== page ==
Last updated: March 17. 2013 3:07AM - 530 Views
By Rich Howells, Weekender Editor



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With only a week before Pecha Kucha Night, Jeff Fowler and Ted Michalowski are still debating how to properly pronounce the Japanese term.


The words mimic the sound of conversation, or chit-chat, and have come to mean a six minute, 40 second presentation in which 20 slides are displayed for 20 seconds each. After hearing them tell stories during a Scranton StorySlam, another gathering meant to bring local personalities together, the pair were invited to make this very different type of presentation at The Vintage Theater on Saturday, Jan. 26, along with at least seven others.


Sitting in the café at Books-A-Million in Dickson City at around 9 p.m., they are spending their Saturday night preparing their Pecha Kuchas. Reflective of their personalities, Fowler, a Scranton-based filmmaker and co-founder/president of Community Film Project, has already completed his breakdown of ??80s teen movie stereotypes and recurring plot points. Michalowski, an illustrator and educator at Marywood University and Keystone College, has barely started his largely impromptu talk, still sifting through pictures of his 2010 trip to Poland as the store announces its impending closure for the evening.


??It??s a torturous existence to be a teenager in one of these ??80s films, and also in real life, I guess. You??re going to find support from your quirky best friend. You??re going to have to overcome the bully. You??re going to have to stand up to the jock; you??re going to have to outsmart him. You??re going to have to use your brain,? Fowler concludes as he runs through his final slides.


??Always remember you have science on your side, use a good montage if it??s available, and eventually, you may have the choice between your crush and your unwanted love interest, and you??ve got to choose wisely.?


The longtime friends met in 1981 as high school sophomores while working at a movie theater, so Jeff, who spent 12 hours on his PowerPoint, is honest with Ted as he attempts to narrow down thousands of pictures into 20 slides.


??You??re very long-winded. Have you ever noticed?? Fowler joked.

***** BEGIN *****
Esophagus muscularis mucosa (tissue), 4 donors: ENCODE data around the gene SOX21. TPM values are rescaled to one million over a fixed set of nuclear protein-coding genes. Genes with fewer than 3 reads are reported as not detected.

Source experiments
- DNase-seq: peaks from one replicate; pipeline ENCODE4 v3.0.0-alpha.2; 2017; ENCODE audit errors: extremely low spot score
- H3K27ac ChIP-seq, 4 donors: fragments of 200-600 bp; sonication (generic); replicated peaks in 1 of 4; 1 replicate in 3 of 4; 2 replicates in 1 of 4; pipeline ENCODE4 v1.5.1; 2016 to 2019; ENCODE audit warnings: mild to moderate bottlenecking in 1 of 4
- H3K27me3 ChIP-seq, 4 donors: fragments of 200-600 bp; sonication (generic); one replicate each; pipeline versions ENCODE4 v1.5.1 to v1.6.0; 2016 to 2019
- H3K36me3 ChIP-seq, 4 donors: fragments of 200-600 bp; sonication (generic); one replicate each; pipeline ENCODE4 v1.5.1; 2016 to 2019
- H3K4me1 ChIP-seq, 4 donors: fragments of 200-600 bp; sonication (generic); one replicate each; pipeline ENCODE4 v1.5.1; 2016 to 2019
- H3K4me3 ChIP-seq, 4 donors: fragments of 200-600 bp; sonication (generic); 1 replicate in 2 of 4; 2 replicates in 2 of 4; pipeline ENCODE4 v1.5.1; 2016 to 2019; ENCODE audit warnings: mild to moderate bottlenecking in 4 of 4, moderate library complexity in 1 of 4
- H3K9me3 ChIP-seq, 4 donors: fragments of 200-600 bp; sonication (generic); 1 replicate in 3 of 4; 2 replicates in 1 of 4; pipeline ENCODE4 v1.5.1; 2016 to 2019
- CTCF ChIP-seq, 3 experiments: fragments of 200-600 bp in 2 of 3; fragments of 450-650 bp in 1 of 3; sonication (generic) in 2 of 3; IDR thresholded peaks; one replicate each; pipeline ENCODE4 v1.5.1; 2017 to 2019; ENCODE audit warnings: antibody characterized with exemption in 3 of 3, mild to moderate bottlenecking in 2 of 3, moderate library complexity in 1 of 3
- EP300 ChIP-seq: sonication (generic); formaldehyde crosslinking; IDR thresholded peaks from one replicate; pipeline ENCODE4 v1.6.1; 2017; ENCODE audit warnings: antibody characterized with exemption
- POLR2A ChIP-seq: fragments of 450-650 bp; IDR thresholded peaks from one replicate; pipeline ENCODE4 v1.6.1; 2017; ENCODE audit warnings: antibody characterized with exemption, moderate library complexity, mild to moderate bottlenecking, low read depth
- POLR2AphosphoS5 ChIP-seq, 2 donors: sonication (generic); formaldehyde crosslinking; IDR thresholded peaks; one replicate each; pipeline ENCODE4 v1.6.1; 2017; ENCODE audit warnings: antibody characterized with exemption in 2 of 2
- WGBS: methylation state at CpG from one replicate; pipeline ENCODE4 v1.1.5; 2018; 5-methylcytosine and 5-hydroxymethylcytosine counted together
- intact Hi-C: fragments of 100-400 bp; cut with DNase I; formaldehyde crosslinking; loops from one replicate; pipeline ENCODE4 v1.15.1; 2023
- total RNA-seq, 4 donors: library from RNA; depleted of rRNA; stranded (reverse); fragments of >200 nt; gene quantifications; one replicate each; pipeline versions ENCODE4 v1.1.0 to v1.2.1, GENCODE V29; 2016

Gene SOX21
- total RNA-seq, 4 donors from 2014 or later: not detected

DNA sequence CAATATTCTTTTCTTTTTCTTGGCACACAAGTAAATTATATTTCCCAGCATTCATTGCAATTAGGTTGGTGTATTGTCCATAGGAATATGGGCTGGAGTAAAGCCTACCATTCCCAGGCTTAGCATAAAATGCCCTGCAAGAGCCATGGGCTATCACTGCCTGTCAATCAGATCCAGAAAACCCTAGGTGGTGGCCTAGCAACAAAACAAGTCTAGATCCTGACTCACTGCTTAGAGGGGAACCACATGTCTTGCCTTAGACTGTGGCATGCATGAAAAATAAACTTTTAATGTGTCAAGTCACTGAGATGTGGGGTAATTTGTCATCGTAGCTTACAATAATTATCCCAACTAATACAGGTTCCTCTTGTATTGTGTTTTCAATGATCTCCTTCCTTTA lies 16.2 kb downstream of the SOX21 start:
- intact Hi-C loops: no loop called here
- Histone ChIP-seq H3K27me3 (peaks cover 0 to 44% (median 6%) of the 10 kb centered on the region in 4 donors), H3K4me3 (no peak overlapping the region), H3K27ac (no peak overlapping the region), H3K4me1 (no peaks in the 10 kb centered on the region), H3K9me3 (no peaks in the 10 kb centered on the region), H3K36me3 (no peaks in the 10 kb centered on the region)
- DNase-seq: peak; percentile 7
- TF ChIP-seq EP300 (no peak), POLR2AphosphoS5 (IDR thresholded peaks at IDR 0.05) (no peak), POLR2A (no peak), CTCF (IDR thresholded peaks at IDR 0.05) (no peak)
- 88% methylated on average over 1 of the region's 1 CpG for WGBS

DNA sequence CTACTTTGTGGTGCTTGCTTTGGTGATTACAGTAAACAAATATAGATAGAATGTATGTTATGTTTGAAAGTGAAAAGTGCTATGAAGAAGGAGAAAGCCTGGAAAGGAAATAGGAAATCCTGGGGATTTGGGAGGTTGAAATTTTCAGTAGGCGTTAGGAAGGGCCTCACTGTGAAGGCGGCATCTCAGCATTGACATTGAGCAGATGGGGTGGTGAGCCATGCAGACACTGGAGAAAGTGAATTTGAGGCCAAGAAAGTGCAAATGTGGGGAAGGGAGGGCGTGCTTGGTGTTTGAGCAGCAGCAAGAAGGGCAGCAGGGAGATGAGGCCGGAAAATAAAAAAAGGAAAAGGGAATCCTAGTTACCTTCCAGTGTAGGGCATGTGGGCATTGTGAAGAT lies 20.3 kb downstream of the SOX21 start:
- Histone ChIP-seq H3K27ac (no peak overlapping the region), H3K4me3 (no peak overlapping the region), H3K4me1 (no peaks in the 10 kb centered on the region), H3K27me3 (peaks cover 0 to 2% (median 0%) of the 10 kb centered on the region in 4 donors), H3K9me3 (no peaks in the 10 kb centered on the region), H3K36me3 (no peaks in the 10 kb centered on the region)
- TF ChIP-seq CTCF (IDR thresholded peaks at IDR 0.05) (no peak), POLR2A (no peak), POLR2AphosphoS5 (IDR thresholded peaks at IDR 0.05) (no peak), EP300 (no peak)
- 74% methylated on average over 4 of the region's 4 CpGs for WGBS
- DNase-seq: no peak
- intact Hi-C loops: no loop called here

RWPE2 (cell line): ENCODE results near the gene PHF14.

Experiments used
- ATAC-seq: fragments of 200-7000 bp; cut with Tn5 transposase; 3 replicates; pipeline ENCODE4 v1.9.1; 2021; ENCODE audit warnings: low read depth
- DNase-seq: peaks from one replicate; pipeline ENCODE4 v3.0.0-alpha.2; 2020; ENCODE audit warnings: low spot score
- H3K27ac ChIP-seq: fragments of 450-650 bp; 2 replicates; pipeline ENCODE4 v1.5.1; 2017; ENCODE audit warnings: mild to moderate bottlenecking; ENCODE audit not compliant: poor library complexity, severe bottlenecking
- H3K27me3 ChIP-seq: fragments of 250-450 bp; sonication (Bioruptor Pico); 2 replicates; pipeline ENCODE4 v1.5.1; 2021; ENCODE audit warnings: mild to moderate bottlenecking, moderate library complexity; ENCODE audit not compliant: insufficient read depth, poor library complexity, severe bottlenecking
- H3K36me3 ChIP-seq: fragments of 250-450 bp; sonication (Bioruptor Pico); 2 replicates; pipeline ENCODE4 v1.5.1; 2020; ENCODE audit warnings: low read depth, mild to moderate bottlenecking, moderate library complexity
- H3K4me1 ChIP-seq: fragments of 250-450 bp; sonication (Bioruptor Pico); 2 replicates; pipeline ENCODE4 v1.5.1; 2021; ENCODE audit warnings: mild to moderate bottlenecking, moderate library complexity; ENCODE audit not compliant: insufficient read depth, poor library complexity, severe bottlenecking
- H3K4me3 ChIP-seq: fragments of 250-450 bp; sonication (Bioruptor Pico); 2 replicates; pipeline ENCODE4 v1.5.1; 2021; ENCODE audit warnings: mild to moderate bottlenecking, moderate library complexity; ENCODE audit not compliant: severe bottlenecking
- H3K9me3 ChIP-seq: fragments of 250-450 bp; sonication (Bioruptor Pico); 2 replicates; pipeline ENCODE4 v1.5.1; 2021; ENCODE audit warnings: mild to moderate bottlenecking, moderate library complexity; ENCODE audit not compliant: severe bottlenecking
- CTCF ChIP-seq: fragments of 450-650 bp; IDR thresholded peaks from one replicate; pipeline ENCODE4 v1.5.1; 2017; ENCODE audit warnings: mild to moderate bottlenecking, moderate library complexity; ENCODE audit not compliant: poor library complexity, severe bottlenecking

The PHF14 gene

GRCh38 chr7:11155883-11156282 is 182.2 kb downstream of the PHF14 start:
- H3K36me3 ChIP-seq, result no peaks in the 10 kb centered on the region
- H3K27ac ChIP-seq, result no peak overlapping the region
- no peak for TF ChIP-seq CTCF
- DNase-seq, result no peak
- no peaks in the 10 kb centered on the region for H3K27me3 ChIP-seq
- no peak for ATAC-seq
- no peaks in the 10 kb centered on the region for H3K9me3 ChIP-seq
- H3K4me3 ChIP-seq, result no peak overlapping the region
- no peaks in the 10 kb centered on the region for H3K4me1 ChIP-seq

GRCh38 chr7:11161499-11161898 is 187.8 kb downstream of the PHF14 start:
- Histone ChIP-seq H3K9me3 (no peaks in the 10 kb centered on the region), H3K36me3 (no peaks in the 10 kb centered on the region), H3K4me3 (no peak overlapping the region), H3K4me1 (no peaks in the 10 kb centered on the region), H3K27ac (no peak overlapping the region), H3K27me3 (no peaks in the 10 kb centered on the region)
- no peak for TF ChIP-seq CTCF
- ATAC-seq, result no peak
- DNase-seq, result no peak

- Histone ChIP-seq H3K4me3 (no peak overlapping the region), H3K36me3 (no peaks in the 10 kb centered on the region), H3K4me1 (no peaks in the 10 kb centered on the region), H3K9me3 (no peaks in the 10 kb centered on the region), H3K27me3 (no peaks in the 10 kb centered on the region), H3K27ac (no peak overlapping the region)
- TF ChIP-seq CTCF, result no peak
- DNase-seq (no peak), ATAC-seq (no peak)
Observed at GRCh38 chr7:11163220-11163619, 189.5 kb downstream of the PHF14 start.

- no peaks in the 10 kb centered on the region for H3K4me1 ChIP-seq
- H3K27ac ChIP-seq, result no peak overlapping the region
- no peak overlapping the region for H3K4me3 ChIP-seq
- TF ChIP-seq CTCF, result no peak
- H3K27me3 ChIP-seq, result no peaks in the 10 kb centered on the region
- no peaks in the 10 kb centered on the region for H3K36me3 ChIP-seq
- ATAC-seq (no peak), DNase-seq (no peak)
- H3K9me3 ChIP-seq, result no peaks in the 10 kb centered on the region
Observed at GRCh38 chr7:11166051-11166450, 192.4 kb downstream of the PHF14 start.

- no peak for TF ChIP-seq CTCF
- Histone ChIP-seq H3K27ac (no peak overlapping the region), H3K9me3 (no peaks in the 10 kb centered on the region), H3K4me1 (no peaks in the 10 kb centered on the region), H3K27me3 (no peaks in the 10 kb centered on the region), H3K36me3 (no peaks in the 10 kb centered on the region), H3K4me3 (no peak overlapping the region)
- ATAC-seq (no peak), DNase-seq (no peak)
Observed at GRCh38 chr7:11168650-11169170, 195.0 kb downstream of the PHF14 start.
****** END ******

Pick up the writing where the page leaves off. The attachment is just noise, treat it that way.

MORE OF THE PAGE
??Can I go 20 minutes each?? Michalowski responded, hoping the time limit isn??t enforced. ??That REALLY is a PowerPoint,? he continued, looking at Fowler??s work. ??Mine are just going to be images!?


This is Michalowski??s first PowerPoint, though he??s used to giving more traditional presentations to his students, who he will be taking on his annual ??Drawcore? trip to Poland this year. They may want to pay attention to his off-the-cuff Pecha Kucha, which is on how far you can get exchanging art as currency. It??s called ??Poland on Five Drawings a Day,? a play on the book ??Europe on Five Dollars a Day.?


??I give enough presentations at school where I??m talking about the history of illustration or work that I??ve done or somewhere in between. I was watching TED Talks, and all those guys are talking about things they??ve accomplished, so this is my TED Talk,? he said, noting the play on words with his namesake.


The photos of his travels with his friend and thereminist Jason Smeltzer tell 1,000 stories, and he can??t help but relate one about the time they got into a Polish bar after closing time.


??The (owner) says, ??Listen, I don??t care if you are American. There is no more. We are closed. This means same thing as it does in America.?? I said, ??Well, what if I do a drawing of you, and if you like it, you just let me have a round of drinks for my friends???? he began, talking in a thick Polish accent.


??He opened the whole place up, so everyone there was buying me drinks because I kept the place open. There was a pitcher that he emptied out and filled with a pint of vodka, and he filled the rest with Coke. He goes, ??There, American, super size!???


He returned the next year to find his drawing not on the wall, but kept securely in an empty drawer by itself.


??Why is it in a drawer?? Michalowski questioned. ??Because you are not the first American or person of any other nationality to come in here and ask for more drinks after we are closed. But now what we do is we say to the person, ??Yes, we are closed, but there is one way that you can get drinks here.?? He holds up the drawing. ??Can you do this? No? Then get out!???


Michalowski and Fowler would close out two more coffee shops that evening discussing their very divergent Pecha Kuchas, which they seem just as enthused to create as they are to present.


??I found it very exciting to attempt to synthesize all the different character types, and, for me, it brought back a lot of good memories and a lot of laughs and smiles,? Fowler commented.


??It??s a different take on what drawing can do, what drawing can teach, what drawing can share, as well as a different spin on European travel,? Michalowski added, summing up both his trip and, quite possibly, Pecha Kucha Night. ??Make art, make friends, and make an impact.?



Pecha Kucha Night: Jan. 26, 7:30 p.m., Vintage Theater (336 Spruce St., Scranton). $8 online at pechakuchascranton.whindo.com, $10 at door.



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